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Biotechnology: Eastern African Perspectives on Sustainable Development and Trade Policy
The central theme of this book revolves around the intersection of trade and biotechnology policies and their contribution to sustainable development in general, but more specifically, from an Eastern African perspective. These issues are at the heart of the on-going debates on the potential role of biotechnology to solve some of Africa’s developmental challenges, notably, food security and ecosystem sustainability.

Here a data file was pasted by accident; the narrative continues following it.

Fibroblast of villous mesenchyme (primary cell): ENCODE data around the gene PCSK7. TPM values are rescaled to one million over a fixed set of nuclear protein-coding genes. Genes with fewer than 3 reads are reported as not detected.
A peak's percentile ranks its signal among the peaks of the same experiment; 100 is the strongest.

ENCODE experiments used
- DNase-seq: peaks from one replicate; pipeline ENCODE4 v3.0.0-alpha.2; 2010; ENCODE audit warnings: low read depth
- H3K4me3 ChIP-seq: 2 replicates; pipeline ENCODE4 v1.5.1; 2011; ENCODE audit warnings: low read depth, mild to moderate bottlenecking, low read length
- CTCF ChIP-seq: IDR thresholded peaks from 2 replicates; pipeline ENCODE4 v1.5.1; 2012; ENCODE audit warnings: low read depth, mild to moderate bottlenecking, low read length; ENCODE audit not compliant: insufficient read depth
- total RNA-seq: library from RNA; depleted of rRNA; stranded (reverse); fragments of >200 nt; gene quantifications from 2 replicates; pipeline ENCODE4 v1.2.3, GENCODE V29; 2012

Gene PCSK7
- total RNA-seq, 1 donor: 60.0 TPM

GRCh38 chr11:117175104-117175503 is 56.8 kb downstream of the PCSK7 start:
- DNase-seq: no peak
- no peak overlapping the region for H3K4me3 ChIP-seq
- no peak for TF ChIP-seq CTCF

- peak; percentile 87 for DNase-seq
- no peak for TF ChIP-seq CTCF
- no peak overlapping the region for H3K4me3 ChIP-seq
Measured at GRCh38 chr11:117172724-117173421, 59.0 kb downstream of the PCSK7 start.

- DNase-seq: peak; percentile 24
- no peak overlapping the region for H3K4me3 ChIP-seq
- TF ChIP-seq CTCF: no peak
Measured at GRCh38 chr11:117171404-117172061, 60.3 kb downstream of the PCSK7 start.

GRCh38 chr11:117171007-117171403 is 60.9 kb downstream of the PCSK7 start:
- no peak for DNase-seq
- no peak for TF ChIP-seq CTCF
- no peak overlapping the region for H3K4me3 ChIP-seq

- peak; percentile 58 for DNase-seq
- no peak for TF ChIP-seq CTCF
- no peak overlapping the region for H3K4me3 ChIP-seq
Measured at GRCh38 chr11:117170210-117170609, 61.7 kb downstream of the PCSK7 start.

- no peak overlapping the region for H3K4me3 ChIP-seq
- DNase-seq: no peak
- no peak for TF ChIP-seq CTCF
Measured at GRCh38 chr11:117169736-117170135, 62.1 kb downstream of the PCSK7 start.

International trade is increasingly confronting societies with the need to make hard decisions on the consumption and use of biotechnology products, particularly in the field of agriculture, calling for an urgency to accelerate the capabilities of African and other developing countries to generate viable options to deal with such a reality. In the context of Eastern Africa, as in many other developing country regions, biotech products are present through trade or imported through emergency in-kind food aid, and they flow across into borders and within the region. At the same time, these countries need to put in place biotechnology regulatory frameworks to fulfil their obligations under the Cartagena Protocol on Biosafety, which they are parties to, while ensuring compatibility of their regulations with WTO rules, such as those governing the application of sanitary and phytosanitary measures. Moreover, countries wishing to grow biotech crops will need to set up systems to comply with stringent labelling and traceability requirements of trading partners such as the EU or China. These developments are threatening to dominate national biotech agendas and priority-setting, even more so in the absence of well-developed policies to guide biotech development and trade.